“Whenever I feel like I’m getting too far away from where I need to be, I think about my [kids] and the legacy I have to leave for them, and it always brings me back to reality.” – Dwayne Wade
I think at some point in all our lives, we have a conversation with ourselves about legacy and its level of importance to each of us. We might ask ourselves, “How do I view my impact on those I care about and my community? The world? How do I want to be remembered? What do I want to pass on to the next generation?” If this conversation with self hasn’t happened yet, that’s okay. For some folks, it’s already built into their lives through lineage. Others make a conscious decision to build it from scratch: “This starts here with me.”
The year was 1993. That’s when 15-year old Edward Ackah-Miezah—owner and founder of Cafe Ruisseau, the oldest Black-owned specialty coffee company in Los Angeles—started working at his neighbor’s coffee cart in Seattle. He had no idea this moment would become the seed for growing a legacy of his own. “The first thing I said to [my neighbor] was, ‘how are you so tan in Seattle?’” Ackah-Miezah laughed as he recounted meeting Joe, the neighbor, in the laundry room. They struck up a conversation and upon learning that Joe owned the cart, Ackah-Miezah asked for a job. Sometimes the start is as simple as that.
“I didn’t know anything about espresso or what a latte was,” he tells me. “I’d never thought about coffee before, but Joe introduced me to that whole world and it changed my world.”
Seattle in the early 1990s represents an important moment in time for coffee history in America. This was an era of major expansion for Starbucks, and brought about the launch of influential companies like Espresso Vivace (1992) and Lighthouse Roasters (1993), helping form the earliest building blocks of specialty coffee culture today. But the city’s growing appreciation for espresso ristretto and specialized roasting belied a popular interest in coffee drinks that were fun, easy to drink, and accessible. “Joe didn’t take me too deep into coffee,” remembers Ackah-Miezah.”He just taught me the basics. We were serving syrupy drinks and back then, I had a palate for hazelnut, amaretto, and raspberry so that’s all there was to it.”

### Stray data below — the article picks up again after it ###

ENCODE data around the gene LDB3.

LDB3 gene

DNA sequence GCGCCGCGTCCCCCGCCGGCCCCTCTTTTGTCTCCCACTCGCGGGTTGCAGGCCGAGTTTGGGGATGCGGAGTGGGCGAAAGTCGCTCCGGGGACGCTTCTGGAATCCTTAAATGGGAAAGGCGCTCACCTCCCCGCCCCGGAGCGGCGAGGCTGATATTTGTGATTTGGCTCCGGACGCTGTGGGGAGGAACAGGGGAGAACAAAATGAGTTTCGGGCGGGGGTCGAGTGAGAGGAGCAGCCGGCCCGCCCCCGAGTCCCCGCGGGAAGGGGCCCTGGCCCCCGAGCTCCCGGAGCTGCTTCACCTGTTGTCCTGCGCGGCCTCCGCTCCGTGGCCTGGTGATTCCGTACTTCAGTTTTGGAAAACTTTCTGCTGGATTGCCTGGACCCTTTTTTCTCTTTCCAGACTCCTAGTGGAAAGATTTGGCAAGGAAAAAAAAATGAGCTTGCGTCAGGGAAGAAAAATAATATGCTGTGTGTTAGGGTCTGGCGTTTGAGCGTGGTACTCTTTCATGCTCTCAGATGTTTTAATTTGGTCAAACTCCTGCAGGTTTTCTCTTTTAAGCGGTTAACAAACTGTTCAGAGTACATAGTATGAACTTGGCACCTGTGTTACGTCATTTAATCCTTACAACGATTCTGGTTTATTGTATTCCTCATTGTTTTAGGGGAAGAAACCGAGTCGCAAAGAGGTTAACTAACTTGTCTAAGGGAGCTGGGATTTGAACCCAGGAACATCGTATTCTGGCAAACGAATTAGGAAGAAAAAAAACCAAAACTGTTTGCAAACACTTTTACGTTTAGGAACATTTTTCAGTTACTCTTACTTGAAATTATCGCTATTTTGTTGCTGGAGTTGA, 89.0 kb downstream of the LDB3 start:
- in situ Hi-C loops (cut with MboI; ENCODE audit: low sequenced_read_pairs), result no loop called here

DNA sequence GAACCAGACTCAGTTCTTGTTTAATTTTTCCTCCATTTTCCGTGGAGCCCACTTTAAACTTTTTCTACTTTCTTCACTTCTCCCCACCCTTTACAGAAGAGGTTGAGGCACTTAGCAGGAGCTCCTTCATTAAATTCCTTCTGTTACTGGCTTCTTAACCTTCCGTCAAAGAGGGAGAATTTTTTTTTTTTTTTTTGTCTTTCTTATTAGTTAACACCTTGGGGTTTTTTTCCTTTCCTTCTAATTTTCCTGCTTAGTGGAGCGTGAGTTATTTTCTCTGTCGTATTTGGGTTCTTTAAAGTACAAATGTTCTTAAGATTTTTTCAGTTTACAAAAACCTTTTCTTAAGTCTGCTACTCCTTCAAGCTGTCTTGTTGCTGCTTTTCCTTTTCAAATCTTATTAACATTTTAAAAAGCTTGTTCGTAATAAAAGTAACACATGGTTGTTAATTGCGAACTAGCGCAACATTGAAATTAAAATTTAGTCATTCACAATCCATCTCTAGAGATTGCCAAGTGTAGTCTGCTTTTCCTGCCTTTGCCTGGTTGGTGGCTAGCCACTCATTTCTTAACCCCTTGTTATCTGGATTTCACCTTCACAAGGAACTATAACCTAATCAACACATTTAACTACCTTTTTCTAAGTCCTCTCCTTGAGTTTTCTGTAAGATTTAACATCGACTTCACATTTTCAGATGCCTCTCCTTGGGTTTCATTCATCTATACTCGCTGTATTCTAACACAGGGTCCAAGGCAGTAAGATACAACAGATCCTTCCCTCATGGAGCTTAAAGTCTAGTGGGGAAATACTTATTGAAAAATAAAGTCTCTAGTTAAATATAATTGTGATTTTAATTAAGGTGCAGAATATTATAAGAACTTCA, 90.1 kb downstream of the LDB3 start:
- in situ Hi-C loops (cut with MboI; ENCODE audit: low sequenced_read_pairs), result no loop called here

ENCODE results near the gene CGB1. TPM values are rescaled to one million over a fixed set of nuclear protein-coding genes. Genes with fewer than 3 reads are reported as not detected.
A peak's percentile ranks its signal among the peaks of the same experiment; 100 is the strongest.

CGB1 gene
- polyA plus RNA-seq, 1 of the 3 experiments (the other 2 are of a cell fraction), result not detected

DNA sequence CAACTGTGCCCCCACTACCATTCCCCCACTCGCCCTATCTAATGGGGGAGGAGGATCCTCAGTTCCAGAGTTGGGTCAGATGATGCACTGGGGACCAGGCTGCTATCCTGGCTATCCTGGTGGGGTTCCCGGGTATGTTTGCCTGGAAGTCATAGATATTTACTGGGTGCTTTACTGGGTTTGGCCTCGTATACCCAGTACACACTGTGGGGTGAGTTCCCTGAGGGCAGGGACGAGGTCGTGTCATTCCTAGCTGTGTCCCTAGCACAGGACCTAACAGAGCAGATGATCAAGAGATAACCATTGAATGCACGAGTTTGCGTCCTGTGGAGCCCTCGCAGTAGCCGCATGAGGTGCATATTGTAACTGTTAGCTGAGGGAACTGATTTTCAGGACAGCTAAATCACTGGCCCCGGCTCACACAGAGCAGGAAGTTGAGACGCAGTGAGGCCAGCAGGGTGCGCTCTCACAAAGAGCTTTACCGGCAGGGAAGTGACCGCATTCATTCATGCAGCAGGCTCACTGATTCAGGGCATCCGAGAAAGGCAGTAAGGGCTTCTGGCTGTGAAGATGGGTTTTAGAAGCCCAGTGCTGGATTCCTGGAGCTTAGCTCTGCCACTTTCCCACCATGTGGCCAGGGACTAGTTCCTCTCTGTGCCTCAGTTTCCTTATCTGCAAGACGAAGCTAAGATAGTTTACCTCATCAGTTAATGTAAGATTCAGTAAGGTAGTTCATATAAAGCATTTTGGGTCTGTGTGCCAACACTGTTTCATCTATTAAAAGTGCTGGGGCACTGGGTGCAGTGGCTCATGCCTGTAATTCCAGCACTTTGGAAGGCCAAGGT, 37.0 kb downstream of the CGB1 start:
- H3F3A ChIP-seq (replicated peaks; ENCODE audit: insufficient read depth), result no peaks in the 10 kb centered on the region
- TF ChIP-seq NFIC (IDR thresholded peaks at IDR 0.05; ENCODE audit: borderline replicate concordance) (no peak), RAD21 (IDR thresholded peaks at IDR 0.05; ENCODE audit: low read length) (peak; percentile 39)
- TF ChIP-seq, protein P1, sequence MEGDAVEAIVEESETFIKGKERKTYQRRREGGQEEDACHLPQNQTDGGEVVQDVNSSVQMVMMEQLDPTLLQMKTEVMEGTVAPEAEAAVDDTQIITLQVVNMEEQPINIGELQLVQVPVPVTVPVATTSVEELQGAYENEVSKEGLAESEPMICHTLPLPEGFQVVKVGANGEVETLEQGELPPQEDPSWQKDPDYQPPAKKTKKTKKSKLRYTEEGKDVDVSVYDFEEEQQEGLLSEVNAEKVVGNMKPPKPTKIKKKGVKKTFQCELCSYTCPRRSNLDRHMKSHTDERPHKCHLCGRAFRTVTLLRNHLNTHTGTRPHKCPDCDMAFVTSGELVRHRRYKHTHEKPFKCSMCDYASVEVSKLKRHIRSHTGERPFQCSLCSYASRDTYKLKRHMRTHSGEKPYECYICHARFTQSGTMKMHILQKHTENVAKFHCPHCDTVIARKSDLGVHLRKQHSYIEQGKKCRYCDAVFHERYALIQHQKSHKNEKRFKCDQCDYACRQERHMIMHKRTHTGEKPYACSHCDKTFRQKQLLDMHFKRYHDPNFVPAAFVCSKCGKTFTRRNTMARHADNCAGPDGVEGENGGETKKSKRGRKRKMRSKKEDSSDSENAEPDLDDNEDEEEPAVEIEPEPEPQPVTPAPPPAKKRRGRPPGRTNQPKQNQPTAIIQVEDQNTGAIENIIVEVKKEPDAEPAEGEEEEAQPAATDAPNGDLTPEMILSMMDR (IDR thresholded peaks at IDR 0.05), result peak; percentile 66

Ackah-Miezah moved to Los Angeles after high school and found himself working coffee gigs to help make rent between acting and modeling jobs. It wasn’t before long that he noticed customers coming in to ask for him, specifically, at the different places he worked. This sparked something.
“[I realized], ‘wow, I’m really contributing to this owner’s business and driving income. I think I can do this on my own.’” The birth of Ackah-Miezah’s first child, in 2005, caused a shift in focus: away from acting and modeling, and towards something that would sustain his growing family. So in 2005, Cafe Ruisseau, too, was born, named for his infant daughter. He describes this connection as “emblematic” of the people he takes care of—whether blood or chosen family—through the business itself.
Today Cafe Ruisseau operates two distinct brick-and-mortar cafes, located in Playa Vista and in Santa Monica, but the path to get there had to first go through the stars—of the movie variety. In a classic full-circle moment, Ruisseau began life as a coffee cart on the Fox Studio lot on Pico Boulevard, in Century City. Ackah-Miezah actually started out as a barista in the backlot commissary but knew he wanted to get his coffee closer to the people he served. “Production assistants would come in with an order of 50 drinks,” he recalls, “and by the time they got back to the set the drinks were either spilled, cold when they should be hot, or the other way around. I started thinking if I get all this [coffee] equipment together, I can take it to the set and make coffee for them.”
Ackah-Miezah gathered a bit of money to purchase the necessary equipment then simply started telling everyone who came by the commissary cafe about his new offering. It worked—his first gig was the premiere party for Mr. & Mrs. Smith.